If farmers leaving Roger Wenning's farm from a field day recently took away only one message, it should have been that placing each corn seed at the same depth into the same soil conditions is one of the secrets to high yields. It's important in any tillage system, but especially in no-till.
"The environment in a no-till situation at planting time can change dramatically in terms of both temperature and moisture content by each half-inch depth into the soil," says Barry Fisher, state agronomist for the Natural Resources Conservation Service. "The goal is doing everything you can to make sure that each seed winds up in the same one-half inch zone."
Fisher made the comments while walking farmers through an actual no-till planter, showing how he preferred to set it up to accomplish that task. The event was sponsored by the Decatur County Soil and Water Conservation District, with help from other conservation districts in the area.
"When seeds are not in the same conditions, they don't germinate at the same time," Fisher explains. "Seedlings that emerge late will likely be barren. They won't be producing an ear. We need every plant to produce a good ear if we're going after the type of super-high yields we've been hearing about that some no-till farmers across the country are achieving."
Getting consistent depth starts with paying careful attention to each row unit on the planter, he says. He says no-till coulters aren't essential in most no-till systems these days. However, if you choose to use one, make sure it doesn't run deeper than the seed discs where the seed is delivered. "Once it runs deeper, then you have no idea where that seed is winding up," he says. "You don't know what depth it will be at, and you don't know if it's surrounded by soil or an air pocket."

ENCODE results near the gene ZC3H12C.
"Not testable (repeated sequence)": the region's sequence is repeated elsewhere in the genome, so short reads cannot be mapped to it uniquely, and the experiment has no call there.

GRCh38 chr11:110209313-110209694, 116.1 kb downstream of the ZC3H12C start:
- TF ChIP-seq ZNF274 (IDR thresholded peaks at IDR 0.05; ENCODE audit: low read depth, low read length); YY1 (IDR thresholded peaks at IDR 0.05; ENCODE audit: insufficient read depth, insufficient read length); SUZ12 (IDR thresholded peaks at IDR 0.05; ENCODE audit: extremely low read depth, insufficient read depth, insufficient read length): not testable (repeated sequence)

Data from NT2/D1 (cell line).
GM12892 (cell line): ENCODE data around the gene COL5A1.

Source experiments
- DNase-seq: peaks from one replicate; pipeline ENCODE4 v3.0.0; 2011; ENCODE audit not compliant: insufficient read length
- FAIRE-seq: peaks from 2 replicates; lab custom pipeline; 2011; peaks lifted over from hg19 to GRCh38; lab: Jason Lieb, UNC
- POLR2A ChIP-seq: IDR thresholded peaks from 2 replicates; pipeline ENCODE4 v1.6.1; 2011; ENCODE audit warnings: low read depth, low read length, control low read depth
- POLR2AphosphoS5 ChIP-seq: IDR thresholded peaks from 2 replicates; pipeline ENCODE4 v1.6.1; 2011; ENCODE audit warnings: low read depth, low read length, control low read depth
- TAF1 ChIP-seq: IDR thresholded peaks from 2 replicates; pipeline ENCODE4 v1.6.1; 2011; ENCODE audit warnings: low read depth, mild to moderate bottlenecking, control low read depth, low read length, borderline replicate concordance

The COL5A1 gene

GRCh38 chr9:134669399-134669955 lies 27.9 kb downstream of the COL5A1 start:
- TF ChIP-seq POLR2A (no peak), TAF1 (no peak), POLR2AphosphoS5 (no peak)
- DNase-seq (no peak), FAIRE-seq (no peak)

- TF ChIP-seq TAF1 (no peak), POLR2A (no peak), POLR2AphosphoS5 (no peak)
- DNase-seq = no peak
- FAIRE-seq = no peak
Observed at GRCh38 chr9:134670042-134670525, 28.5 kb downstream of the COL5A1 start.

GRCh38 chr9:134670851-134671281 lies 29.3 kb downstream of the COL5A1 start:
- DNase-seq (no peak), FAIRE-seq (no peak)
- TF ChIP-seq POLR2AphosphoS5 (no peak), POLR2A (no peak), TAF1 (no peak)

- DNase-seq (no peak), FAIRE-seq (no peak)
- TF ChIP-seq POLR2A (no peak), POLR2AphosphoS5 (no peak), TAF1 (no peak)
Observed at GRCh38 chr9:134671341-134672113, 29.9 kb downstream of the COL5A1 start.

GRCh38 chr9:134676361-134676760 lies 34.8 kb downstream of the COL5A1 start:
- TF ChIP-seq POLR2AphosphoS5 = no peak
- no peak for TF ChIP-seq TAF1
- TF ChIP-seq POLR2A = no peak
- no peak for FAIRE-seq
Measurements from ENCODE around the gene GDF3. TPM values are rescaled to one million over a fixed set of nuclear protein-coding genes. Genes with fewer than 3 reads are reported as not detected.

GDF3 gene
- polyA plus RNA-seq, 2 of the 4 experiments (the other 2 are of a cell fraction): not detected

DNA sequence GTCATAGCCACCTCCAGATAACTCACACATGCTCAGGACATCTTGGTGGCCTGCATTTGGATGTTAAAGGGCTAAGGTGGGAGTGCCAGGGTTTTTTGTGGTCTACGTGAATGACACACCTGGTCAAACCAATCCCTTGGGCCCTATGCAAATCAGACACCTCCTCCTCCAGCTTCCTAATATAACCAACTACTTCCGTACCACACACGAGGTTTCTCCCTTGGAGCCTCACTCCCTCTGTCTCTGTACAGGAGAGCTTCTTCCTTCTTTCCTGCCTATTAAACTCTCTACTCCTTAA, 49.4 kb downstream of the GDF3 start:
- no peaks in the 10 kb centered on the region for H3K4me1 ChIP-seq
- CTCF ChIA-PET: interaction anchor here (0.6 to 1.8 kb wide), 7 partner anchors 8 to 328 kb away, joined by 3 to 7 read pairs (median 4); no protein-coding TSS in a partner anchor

In addition, coulters running deep tend to pull up wet soil. The deeper you go below the surface, especially in no-till situations, the wetter the soil. Fertilizer openers if not set correctly can also chunk up wet soil. In either case this soil can adhere to gauge wheels and begin to affect depth placement.
Fisher prefers floating row cleaners. "Let them float and don't let them run too deep," he says. "Replace them when the points get narrow and sharp. Otherwise, they begin digging in and running too deep, and you're again not going to be doing the job you need to do if you're after consistent seed placement."